After nearly disappearing from the state in the 1960s, the wolf population in Minnesota is currently estimated at about 3,000. The species’ revival led to its removal from protection under the Endangered Species Act in January, and a wolf hunting and trapping season was established with the recent passage of an omnibus game and fish bill by the Minnesota Legislature.
Howard Goldman, the Minnesota senior state director for the Humane Society of the United States (HSUS), said his group is opposed to the hunting season and is exploring potential options to attempt to prevent the season. HSUS lawyers successfully prevented wolves from being removed from protection in 2007 and 2009, and Goldman said they are exploring the possibility of legal action again.
“We’ve already litigated on this [in the past]. That is not to say that we’ll litigate again, but our attorneys are looking at all options,” he said.
He also said he and the HSUS are trying to figure out how to use to their advantage the results of a recent online survey by the Minnesota Department of Natural Resources in which almost 80 percent of respondents opposed the hunting season for wolves.
Goldman said he and the HSUS oppose the hunting and trapping season for a number of reasons. Some who support the season believe it will reduce wolf depredation of livestock, specifically cattle. However, Goldman said hunting is unnecessary to reduce depredation because, since wolves are no longer protected, landowners have the freedom to shoot wolves that pose a threat to their livestock or domestic pets. The U.S. Fish and Wildlife Service is also authorized to kill wolves if they pose a threat.
“We believe the livestock owners are protected now and that’s the most critical issue facing this population,” he said.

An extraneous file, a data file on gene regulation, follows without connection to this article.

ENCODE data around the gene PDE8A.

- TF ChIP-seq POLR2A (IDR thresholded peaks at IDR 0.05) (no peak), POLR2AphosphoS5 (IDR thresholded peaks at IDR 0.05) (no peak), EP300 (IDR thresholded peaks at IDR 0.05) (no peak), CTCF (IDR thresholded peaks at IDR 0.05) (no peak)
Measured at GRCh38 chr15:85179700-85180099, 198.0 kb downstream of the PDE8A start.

Howard Goldman: We have very little data on what the impact of a hunting and trapping season will be if the alpha wolf, female or male, is taken. We think it could be very disruptive to the packs. (Photo: Mordecai Specktor)
Goldman also expressed concern about how hunting will affect packs of wolves, which have a social structure unlike other game animals.
“We have very little data on what the impact of a hunting and trapping season will be if the alpha wolf, female or male, is taken. We think it could be very disruptive to the packs,” he said. “It could increase mortality significantly and it could increase depredations, because some of the less experienced members of the pack won’t be as successful hunting prey and they’ll end up, we think, going to livestock.”
Minnesota’s initial plans for the species included a five-year moratorium on a hunting season. However that provision was removed by the legislature.
“This is not just another game animal. This is a species that’s been on the endangered species list since 1974, just delisted, and in the very first year you set a season? You open a hunting and trapping season? We think that doesn’t make a lot of sense,” Goldman said.
The hunting and trapping season will consist of two parts, an early season and a late season. The early season will allow hunting, but not trapping, and will begin Nov. 3 to coincide with the opening of the firearms deer hunting season. It will end the same day as the firearms deer hunting season or once 200 wolves are killed.
The late season, which will allow both hunting and trapping, will begin Nov. 24 and end either on Jan. 3 or when a total quota of 400 wolves have been killed across both seasons. Six thousand licenses will be made available through a lottery system.
In addition to his efforts to protect wolves, Goldman has worked on and led many other campaigns to promote animal welfare issues. The HSUS led efforts in recent years to defeat legislation in many states, including Minnesota, which would have prevented whistle-blowing about abuses at factory farms.
Prior to taking his current post in 2008, Goldman worked for the Department of Housing and Urban Development. Throughout his life he has volunteered with the HSUS and other environmental groups, such as Friends of Animals and their Environment, to promote efforts to prevent dolphins from getting killed in fishing nets, initiatives to prevent trapping, and attempts to defeat bills that would establish bounties on coyotes.
Goldman said his experience and upbringing with Jewish traditions has influenced some of his views and work with animal welfare issues.
“Though my parents weren’t particularly religious, they did believe in the tikkun olam concept. Though they never stated it as repairing the world, for them the issue of justice was very important,” he said. “What they communicated to me is that it wasn’t only justice for humans, it was justice for animals as well.”
Brandon Klugman is an editorial intern at the American Jewish World.